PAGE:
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  • Q: Can spoiled cheese make you sick?

    A: Spoiled cheese can make you sick. According to MedlinePlus, dairy products that have not been properly refrigerated can be a potential cause of food poisoning.
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  • What are some popular cheeses in America?

    Q: What are some popular cheeses in America?

    A: The top-selling cheeses in America are mozzarella, cheddar, Parmesan, Jack and Swiss, according to the Foodservice Research Institute. Combined, these cheeses account for 67 percent of the cheese sold across the nation. Other popular cheeses include American, blue, provolone, ricotta and feta.
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  • Q: How long does it take to make artichoke cheese dip?

    A: Paula Deen's three cheese hot artichoke dip, made with cream cheese, Parmesan cheese and mozzarella cheese, takes about 40 minutes to prepare. Alton Brown's hot spinach and artichoke dip, made with cream cheese and Parmesan cheese, takes about 15 minutes to prepare.
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  • Q: What are some stores that sell cheesemaking supplies?

    A: Some homebrew stores, such as MicroHomebrew and Bob’s Homebrew in Seattle, Washington, stock a limited number of cheesemaking supplies, including cultures. Online sources for hobbyist cheesemakers, such as New England Cheesemaking Supply Company and TheCheeseMaker.com, offer a greater selection of the supplies the hobby requires. Dairy Connection, a wholesale supply company, offers retail sales to hobbyists through its GetCulture site.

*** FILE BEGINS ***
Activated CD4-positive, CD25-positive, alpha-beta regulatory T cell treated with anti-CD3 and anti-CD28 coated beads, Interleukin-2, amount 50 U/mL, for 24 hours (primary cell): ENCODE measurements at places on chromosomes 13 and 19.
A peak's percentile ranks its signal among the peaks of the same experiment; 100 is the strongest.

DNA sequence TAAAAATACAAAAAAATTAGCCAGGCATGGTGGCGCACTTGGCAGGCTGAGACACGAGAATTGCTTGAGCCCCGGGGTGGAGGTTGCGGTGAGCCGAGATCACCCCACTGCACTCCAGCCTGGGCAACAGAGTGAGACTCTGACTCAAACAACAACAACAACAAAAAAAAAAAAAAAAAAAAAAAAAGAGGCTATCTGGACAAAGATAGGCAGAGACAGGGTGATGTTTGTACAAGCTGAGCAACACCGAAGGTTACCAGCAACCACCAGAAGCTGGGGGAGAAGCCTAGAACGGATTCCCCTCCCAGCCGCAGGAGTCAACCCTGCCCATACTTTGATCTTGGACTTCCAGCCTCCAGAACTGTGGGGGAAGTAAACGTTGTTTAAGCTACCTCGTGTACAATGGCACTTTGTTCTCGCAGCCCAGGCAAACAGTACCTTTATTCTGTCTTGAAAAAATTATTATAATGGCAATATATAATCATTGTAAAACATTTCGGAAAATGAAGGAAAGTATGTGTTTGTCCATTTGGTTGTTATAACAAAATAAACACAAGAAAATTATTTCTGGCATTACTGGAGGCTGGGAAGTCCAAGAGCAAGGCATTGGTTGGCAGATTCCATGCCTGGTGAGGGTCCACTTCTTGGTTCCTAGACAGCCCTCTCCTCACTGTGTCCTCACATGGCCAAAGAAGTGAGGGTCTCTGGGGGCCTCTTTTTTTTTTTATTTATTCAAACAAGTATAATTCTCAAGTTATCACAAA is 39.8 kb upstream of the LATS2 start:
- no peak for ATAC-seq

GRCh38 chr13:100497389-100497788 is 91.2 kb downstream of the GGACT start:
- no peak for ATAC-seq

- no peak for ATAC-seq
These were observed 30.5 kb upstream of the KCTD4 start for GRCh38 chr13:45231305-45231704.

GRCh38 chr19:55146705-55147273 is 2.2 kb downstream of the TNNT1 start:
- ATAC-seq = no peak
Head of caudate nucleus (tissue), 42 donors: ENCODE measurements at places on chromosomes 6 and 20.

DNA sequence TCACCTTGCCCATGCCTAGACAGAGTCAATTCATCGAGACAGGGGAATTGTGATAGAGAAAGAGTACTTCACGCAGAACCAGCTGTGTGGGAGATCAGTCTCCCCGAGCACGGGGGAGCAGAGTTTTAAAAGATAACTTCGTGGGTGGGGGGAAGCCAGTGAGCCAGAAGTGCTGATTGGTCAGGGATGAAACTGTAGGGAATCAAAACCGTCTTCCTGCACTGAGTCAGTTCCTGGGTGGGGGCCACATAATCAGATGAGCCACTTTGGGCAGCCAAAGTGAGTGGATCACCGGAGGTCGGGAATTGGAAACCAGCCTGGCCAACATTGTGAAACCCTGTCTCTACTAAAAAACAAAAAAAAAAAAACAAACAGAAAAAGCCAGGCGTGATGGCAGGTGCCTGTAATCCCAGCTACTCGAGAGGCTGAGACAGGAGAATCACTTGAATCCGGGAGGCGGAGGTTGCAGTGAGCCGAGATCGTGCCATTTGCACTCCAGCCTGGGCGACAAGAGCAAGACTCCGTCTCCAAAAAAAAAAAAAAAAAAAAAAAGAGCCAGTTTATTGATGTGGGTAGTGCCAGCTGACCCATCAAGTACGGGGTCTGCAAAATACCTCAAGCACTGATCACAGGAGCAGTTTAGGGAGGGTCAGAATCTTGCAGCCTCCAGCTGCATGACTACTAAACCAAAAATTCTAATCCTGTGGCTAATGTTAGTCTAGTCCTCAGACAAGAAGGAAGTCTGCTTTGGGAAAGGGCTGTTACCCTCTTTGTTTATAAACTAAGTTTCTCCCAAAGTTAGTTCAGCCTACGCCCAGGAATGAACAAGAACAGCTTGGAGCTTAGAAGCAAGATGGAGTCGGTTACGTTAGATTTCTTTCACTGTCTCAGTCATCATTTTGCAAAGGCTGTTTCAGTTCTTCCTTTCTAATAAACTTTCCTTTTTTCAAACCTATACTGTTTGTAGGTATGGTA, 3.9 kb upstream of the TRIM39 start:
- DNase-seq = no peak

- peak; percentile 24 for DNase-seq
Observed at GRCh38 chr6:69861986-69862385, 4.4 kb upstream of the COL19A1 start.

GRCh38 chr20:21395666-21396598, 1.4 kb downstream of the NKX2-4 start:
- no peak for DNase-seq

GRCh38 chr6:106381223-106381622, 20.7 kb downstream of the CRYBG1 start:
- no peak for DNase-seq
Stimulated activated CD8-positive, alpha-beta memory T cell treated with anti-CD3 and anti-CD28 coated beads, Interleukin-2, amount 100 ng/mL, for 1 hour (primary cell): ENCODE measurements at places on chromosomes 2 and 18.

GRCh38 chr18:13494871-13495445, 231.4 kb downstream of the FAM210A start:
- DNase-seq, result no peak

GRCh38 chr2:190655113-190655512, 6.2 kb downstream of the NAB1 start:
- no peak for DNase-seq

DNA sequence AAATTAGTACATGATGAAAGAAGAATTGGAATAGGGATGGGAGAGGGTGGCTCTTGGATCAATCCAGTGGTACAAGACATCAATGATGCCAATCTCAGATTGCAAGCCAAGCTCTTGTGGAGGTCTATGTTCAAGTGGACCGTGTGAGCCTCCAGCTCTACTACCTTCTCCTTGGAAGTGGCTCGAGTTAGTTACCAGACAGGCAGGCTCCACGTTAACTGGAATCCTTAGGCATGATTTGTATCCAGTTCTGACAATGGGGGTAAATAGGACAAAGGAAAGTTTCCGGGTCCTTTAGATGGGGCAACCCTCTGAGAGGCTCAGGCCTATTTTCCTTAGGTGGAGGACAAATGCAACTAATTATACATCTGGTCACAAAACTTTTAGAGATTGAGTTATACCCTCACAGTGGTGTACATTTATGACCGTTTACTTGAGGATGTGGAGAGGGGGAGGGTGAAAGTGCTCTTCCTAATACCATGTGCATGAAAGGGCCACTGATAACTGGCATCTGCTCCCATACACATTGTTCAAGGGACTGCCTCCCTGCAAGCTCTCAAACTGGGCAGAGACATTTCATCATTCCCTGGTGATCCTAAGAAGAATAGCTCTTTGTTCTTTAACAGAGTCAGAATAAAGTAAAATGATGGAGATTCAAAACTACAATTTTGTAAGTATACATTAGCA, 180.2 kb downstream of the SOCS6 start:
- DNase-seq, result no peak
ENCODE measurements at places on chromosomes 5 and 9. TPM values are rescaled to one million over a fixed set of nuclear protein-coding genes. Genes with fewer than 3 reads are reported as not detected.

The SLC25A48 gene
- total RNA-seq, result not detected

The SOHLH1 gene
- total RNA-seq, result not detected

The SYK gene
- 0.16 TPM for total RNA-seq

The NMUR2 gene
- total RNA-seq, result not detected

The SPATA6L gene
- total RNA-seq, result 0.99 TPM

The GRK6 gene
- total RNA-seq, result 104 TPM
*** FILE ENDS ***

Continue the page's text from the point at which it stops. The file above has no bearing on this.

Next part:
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  • Q: What are the ingredients of Daiya cheese?

    A: The primary ingredients of Daiya cheese include filtered water, tapioca or arrowroot flours, expeller pressed canola or safflower oil, coconut oil and pea protein. Other ingredients include salt, inactive yeast, vegan natural flavors, vegetable glycerin and xanthan gum, in addition to citric acid, annatto and titanium dioxide. The ingredients vary slightly between different Daiya cheese products, but as of 2015, no Daiya products contain animal products. They are also free of soy, wheat, barley, gluten and nuts.
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  • How do you freeze a cheese ball?

    Q: How do you freeze a cheese ball?

    A: To freeze a cheese ball, wrap the ball tightly in two layers of plastic wrap and place in the freezer. Store-bought cheese balls may be frozen in the original packaging.
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  • What are some soft cheeses?

    Q: What are some soft cheeses?

    A: Different types of soft cheeses include Aspen Ash, Brie and Rheba. Soft cheeses generally have a high moisture content and range in taste from mild to pungent.